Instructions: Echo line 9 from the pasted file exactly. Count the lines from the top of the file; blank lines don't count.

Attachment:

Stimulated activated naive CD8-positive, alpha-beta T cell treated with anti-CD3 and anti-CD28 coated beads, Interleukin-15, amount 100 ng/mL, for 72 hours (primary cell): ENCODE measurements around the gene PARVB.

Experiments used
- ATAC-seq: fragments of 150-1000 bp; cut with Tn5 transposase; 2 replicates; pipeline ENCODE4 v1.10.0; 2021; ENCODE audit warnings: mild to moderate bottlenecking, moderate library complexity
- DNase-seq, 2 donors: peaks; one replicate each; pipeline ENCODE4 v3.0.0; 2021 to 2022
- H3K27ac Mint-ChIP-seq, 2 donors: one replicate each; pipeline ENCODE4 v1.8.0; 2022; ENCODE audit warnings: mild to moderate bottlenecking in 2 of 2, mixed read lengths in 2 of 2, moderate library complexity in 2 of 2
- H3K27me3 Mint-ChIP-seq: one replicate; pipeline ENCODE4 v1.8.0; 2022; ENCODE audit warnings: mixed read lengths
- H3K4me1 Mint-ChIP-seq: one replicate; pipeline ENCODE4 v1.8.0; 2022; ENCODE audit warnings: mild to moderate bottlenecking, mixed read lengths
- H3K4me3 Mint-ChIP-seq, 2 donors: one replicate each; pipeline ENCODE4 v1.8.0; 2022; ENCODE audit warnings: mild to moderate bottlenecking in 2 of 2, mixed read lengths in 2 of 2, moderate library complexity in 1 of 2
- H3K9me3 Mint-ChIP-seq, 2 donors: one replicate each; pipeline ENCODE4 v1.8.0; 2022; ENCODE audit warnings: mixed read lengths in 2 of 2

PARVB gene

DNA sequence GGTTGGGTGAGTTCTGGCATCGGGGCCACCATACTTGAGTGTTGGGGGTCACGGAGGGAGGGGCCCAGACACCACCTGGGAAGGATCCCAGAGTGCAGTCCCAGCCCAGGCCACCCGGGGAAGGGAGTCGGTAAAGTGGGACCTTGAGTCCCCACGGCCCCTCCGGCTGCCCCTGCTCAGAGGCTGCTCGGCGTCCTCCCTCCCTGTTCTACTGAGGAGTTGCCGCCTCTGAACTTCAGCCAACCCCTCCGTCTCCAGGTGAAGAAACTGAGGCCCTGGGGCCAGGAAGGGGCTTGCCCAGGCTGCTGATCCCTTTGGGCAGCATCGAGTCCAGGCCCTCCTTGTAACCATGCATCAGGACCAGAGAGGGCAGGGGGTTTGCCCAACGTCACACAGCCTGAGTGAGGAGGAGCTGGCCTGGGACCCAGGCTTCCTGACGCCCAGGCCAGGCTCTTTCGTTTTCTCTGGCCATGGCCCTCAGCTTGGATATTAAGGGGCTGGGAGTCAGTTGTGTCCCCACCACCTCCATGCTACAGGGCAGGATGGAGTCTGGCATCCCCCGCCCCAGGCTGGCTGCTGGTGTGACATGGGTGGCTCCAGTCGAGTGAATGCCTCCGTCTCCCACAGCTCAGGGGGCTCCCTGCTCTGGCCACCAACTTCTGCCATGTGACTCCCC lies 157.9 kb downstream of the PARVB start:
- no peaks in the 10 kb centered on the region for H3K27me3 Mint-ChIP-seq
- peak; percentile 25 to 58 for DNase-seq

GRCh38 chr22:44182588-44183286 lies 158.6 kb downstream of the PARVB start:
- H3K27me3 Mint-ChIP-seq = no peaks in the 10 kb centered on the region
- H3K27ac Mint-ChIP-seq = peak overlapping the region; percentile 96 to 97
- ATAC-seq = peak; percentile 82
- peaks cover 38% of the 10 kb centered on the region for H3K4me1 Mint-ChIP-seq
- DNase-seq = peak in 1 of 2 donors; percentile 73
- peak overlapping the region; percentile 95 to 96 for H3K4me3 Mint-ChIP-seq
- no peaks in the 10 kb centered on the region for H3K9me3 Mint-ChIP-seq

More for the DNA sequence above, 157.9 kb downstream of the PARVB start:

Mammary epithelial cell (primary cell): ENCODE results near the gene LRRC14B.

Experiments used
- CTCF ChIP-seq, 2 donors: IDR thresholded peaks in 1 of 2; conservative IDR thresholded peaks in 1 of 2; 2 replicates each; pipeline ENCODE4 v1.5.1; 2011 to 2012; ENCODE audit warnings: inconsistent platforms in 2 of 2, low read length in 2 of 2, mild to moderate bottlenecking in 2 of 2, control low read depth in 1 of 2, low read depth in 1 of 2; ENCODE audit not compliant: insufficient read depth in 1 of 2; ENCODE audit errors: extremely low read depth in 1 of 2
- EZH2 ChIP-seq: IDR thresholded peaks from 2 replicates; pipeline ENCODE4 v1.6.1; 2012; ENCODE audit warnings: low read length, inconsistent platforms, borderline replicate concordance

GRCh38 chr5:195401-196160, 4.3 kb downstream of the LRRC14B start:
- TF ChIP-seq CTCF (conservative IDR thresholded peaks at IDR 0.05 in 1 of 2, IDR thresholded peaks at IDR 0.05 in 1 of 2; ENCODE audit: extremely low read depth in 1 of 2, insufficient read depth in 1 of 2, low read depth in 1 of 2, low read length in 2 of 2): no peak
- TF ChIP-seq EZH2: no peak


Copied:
- H3K9me3 Mint-ChIP-seq, 2 donors: one replicate each; pipeline ENCODE4 v1.8.0; 2022; ENCODE audit warnings: mixed read lengths in 2 of 2